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Part 31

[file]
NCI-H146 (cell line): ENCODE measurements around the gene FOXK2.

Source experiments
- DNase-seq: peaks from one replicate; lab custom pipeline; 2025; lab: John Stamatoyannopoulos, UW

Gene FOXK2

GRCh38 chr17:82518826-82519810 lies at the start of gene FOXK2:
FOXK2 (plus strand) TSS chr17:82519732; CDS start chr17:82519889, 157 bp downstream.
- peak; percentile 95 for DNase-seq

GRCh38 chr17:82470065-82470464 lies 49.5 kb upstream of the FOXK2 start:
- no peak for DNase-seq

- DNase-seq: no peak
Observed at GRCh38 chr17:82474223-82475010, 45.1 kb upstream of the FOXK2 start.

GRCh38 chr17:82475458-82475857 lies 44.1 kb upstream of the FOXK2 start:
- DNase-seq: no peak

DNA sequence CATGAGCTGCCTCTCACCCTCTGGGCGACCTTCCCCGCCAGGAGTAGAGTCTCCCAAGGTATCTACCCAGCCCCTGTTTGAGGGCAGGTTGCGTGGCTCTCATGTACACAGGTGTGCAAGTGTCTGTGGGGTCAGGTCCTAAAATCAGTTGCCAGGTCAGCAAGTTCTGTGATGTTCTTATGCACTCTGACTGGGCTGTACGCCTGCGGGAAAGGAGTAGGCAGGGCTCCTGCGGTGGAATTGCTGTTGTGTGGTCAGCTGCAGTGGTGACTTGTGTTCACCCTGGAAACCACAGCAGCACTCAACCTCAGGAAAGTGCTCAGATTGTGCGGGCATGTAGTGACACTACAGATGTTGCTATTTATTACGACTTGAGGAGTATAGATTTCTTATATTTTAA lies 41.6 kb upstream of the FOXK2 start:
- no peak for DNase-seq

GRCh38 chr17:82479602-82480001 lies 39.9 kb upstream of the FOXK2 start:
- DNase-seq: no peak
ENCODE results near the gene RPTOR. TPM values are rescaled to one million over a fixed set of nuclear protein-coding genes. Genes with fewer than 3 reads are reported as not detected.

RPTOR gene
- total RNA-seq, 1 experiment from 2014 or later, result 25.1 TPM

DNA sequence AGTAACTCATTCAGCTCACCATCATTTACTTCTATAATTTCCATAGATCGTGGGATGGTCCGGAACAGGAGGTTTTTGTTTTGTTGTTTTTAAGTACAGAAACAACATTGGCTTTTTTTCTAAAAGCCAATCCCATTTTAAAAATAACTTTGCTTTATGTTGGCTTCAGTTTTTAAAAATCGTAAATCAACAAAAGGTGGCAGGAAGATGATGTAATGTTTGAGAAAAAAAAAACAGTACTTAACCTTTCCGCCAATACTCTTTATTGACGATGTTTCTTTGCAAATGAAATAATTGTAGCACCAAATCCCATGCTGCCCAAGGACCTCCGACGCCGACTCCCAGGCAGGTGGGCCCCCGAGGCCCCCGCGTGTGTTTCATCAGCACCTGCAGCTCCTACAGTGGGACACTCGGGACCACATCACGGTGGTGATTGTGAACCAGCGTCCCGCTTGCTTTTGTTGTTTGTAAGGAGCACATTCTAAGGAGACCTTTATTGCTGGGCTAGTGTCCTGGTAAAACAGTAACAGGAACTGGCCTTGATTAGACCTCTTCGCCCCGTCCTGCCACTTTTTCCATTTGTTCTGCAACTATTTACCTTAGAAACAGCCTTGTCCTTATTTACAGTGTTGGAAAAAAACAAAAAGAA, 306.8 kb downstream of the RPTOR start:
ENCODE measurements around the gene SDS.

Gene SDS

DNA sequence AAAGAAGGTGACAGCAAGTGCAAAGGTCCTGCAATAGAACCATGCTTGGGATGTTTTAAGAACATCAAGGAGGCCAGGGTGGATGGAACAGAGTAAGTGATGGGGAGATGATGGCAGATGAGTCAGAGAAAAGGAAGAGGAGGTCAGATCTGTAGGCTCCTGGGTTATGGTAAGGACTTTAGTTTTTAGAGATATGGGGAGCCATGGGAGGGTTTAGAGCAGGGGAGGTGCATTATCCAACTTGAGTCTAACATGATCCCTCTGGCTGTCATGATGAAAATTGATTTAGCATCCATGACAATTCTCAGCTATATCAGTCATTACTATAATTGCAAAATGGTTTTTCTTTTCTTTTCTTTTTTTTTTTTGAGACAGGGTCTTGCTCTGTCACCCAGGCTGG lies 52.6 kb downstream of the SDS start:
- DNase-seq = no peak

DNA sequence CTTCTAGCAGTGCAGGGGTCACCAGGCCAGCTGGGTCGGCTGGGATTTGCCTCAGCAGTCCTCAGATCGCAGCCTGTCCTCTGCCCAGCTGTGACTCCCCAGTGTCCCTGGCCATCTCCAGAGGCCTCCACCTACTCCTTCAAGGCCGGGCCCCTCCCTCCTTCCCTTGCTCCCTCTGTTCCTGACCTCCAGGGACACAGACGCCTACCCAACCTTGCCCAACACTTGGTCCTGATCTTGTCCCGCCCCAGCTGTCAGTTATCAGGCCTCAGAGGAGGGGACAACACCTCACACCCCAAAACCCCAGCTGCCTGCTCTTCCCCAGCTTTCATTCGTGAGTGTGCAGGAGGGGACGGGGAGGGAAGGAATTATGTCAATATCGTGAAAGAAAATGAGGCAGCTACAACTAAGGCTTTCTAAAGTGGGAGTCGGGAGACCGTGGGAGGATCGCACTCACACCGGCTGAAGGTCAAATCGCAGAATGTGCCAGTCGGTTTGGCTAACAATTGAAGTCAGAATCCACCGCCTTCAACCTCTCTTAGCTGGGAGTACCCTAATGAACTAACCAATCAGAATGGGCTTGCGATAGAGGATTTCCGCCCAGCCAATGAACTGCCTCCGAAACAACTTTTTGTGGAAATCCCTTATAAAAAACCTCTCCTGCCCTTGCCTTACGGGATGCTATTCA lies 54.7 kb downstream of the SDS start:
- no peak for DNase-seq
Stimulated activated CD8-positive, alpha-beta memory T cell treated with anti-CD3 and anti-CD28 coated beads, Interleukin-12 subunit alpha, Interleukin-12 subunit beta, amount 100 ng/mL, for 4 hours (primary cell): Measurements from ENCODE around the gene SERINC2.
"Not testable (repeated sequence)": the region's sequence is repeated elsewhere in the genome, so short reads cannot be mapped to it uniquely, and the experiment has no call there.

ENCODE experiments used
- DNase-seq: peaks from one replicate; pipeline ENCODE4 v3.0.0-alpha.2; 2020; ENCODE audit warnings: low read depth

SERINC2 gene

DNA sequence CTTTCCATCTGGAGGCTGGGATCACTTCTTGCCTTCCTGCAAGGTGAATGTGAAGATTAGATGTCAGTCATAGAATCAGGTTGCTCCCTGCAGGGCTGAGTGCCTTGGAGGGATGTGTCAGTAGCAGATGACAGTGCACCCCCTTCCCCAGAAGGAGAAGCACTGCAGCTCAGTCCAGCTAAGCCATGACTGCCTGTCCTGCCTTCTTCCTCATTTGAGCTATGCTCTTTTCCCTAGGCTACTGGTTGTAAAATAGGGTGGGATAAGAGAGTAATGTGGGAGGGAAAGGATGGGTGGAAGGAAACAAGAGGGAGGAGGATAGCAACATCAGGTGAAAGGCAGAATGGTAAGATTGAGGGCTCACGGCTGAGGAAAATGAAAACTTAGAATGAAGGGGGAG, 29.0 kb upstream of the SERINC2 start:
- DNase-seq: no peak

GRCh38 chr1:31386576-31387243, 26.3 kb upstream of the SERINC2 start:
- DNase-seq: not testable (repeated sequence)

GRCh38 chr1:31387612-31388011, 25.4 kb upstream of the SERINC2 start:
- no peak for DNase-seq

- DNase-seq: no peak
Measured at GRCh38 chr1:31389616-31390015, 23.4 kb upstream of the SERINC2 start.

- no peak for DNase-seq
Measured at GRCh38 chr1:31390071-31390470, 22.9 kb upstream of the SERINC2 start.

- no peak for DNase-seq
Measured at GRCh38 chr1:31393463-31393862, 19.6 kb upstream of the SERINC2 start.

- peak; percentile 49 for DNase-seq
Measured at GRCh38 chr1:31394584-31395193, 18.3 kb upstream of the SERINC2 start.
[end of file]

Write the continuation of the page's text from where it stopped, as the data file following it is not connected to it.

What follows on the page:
Moreover, the greater part of physicians treat fractures, both with and without an external wound, during the first days, by means of unwashed wool, and there does not appear to be anything improper in this. It is very excusable for those who are called upon to treat newly-received accidents of this kind, and who have no cloth for bandages at hand, to do them up [p. 199]with wool; for, except cloth for bandages, one could not have anything better than wool in such cases; but a good deal should be used for this purpose, and it should be well carded and not rough, for in small quantity and of a bad quality it has little power. But those who approve of binding up the limb with wool for a day or two, and on the third and fourth apply bandages, and make the greatest compression and extension at that period, such persons show themselves to be ignorant of the most important principles of medicine; for, in a word, at no time is it so little proper to disturb all kinds of wounds as on the third and fourth day; and all sort of probing should be avoided on these days in whatever other injuries are attended with irritation. For, generally, the third and fourth day in most cases of wounds, are those which give rise to exacerbations, whether the tendency be to inflammation, to a foul condition of the sore, or to fevers. And if any piece of information be particularly valuable this is; to which of the most important cases in medicine does it not apply? and that not only in wounds but in many other diseases, unless one should call all other diseases wounds. And this doctrine is not devoid of a certain degree of plausibility, for they are allied to one another in many respects. But those who maintain that wool should be used until after the first seven days, and then that the parts should be extended and adjusted, and secured with bandages, would appear not to be equally devoid of proper judgment, for the proper judgment, for the most dangerous season for inflammation is then past, and the bones being loose can be easily set after the lapse of these days. But still this mode of treatment is far inferior to that with bandages from the commencement; for, the latter method exhibits the patient on the seventh day free from inflammation, and ready for complete bandaging with splints; while the former method is far behind in this respect, and is attended with many other bad effects which it would be tedious to describe.

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